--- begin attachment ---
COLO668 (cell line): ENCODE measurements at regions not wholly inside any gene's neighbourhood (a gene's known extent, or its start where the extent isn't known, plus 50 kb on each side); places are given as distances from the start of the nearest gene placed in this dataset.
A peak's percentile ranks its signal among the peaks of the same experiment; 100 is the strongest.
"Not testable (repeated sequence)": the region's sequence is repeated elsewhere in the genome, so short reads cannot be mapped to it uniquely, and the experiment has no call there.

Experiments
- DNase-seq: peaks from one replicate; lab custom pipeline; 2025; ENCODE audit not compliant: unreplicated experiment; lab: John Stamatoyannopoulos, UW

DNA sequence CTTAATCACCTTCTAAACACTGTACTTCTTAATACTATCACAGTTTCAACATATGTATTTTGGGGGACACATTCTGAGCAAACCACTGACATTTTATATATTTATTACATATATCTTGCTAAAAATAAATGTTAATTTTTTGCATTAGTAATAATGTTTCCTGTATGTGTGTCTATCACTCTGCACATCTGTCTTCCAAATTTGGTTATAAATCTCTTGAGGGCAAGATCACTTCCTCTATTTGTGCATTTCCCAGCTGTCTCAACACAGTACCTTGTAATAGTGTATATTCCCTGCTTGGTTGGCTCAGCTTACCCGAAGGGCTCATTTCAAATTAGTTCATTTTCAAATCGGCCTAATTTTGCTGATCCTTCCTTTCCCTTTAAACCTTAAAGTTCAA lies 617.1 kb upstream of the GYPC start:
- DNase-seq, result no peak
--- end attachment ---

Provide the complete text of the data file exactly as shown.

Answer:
COLO668 (cell line): ENCODE measurements at regions not wholly inside any gene's neighbourhood (a gene's known extent, or its start where the extent isn't known, plus 50 kb on each side); places are given as distances from the start of the nearest gene placed in this dataset.
A peak's percentile ranks its signal among the peaks of the same experiment; 100 is the strongest.
"Not testable (repeated sequence)": the region's sequence is repeated elsewhere in the genome, so short reads cannot be mapped to it uniquely, and the experiment has no call there.

Experiments
- DNase-seq: peaks from one replicate; lab custom pipeline; 2025; ENCODE audit not compliant: unreplicated experiment; lab: John Stamatoyannopoulos, UW

DNA sequence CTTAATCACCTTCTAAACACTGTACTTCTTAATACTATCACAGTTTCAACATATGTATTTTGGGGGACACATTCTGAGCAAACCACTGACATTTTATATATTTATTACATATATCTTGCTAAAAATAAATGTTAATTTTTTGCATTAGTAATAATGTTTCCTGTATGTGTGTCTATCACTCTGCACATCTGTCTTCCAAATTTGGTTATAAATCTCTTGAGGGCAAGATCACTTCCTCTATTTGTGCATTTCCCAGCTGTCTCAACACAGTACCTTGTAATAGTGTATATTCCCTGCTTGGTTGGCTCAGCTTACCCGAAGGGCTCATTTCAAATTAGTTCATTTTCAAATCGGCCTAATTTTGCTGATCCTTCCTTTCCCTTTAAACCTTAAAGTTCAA lies 617.1 kb upstream of the GYPC start:
- DNase-seq, result no peak